London architecture firm Freehaus leads a holistic refurbishment of Bahlsen’s headquarters, modernizing an Art Nouveau-inspired building while celebrating the German cookie brand’s storied past.
The Leibniz Butterkeks, the butter biscuit that Bahlsen invented in 1886, is as approachable as it gets. Despite its status as a national treasure – its rectangular, 52-tooth form was hailed as a Monument of German Design by Munich daily newspaper Süddeutsche Zeitung – the treat is meant to be a simple pleasure, comforting and welcoming. And when Bahlsen approached London architecture firm Freehaus to redesign its Hanover, Germany, headquarters, these were exactly the attributes it wanted to celebrate.
A cold, corporate aesthetic never suited Bahlsen. So the brand challenged Freehaus to rethink its Art Nouveau-inspired building, designed in 1911 by local architect Karl Siebrecht, to be more welcoming to the public. The London firm, which has a portfolio of sensitive restorations, consulted with the Bahlsen family to determine “what might constitute a Bahlsen welcoming and how this might manifest into a design.”
The firm focused on three key elements: the building’s stone facade, the vaulted foyer and the reception area. For all, the firm focused on creating a residential aesthetic. “Whilst the design approach maintains a level of refinement, we really wanted the spaces to feel like one was at home, to give a more grounded and relaxed air, informing the way in which visitors and staff might interact,” says Freehaus director Jonathan Hagos.
The vaulted foyer, formerly “dark and solemn,” was elevated through a mix of curated lighting, seating and display cases that show off artifacts from Bahlsen’s storied past. A lightweight rig supporting pendants lights, custom-designed by Hamburg’s Lux100, brings illumination to the foyer’s darker corners; Freehaus also included floor lamps by Artemide and Fontana Arte. Chairs and tables by Knoll, Bolia, Fredericia and Gerbruder Thonet Vienna further reinforce the residential appeal, inviting visitors to linger in the space. Doors and handles are clad in leather – an inviting, tactile touch.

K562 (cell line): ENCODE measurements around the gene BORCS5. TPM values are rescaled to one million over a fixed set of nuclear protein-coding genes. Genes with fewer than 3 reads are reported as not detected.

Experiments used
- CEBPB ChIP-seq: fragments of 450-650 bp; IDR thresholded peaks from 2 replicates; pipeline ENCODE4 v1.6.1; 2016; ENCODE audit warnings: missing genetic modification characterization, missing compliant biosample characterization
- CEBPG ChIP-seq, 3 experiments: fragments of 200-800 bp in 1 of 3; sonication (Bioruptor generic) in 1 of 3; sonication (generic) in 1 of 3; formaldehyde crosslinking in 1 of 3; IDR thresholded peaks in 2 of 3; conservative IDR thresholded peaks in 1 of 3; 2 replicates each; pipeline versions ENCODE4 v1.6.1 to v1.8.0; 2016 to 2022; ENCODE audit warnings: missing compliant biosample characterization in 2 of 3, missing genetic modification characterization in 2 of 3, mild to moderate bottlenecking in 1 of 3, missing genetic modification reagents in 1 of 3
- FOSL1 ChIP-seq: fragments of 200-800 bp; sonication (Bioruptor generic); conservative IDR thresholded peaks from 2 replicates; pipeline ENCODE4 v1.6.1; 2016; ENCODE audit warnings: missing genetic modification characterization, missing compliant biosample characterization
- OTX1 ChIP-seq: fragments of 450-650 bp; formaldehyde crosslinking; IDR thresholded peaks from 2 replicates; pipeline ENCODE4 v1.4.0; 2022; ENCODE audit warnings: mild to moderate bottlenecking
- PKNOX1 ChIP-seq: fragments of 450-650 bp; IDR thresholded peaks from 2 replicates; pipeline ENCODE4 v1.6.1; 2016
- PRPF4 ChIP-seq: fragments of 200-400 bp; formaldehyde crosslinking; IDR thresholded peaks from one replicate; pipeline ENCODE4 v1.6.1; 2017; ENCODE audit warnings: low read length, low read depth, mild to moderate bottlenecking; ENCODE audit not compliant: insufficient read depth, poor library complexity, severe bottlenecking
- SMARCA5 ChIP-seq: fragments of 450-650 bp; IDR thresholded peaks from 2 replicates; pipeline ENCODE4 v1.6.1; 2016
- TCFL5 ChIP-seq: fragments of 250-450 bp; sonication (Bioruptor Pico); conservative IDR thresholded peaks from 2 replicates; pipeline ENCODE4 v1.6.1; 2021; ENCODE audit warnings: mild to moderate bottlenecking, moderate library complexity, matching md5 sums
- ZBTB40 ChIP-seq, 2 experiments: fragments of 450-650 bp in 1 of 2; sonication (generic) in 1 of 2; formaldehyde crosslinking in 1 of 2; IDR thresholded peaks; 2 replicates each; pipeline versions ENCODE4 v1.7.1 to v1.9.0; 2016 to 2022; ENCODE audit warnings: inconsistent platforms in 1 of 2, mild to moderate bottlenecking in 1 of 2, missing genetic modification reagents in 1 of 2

“This approach towards the domestic informed all of our decision-making, from the warmth of the light and the choice of furniture to the height of the reception desk and the level of polish on the terrazzo floor,” says Hagos.
The terrazzo floor also features a motif that continually emerges throughout the project: the familiar form of the Leibniz Butterkeks. Tiny “biscuits” are embedded here and there in the floor, a giant one is mounted on the wall at the reception and the reception desk itself references the form of the equipment used to shape the cookies. Along with custom-made display cases depicting Bahlsen’s past – which required consultations with brand archivist Dr. Brigit Nachtwey and branding designer Mutabor – these “hidden treats” insert pieces of storytelling throughout the building.
Bahlsen also wanted to encourage visitors to peer into how the biscuit is made. So Freehaus reopened the boarded-over bay windows overlooking the production floor. The firm clustered booths around these windows, where visitors could gather and peer into the test kitchens below.
The brand’s goal to become more accessible was achieved: now, the building is open to visitors hoping to indulge in Bahlsen’s history. Delicious.